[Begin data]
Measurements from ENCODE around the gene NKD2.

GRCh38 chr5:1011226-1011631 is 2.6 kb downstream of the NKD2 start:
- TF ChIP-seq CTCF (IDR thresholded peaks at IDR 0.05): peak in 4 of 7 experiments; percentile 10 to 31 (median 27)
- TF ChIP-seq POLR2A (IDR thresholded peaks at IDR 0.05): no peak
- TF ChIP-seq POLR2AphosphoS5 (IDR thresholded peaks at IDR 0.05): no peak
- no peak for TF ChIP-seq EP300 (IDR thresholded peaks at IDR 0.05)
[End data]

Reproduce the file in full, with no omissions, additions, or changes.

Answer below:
Measurements from ENCODE around the gene NKD2.

GRCh38 chr5:1011226-1011631 is 2.6 kb downstream of the NKD2 start:
- TF ChIP-seq CTCF (IDR thresholded peaks at IDR 0.05): peak in 4 of 7 experiments; percentile 10 to 31 (median 27)
- TF ChIP-seq POLR2A (IDR thresholded peaks at IDR 0.05): no peak
- TF ChIP-seq POLR2AphosphoS5 (IDR thresholded peaks at IDR 0.05): no peak
- no peak for TF ChIP-seq EP300 (IDR thresholded peaks at IDR 0.05)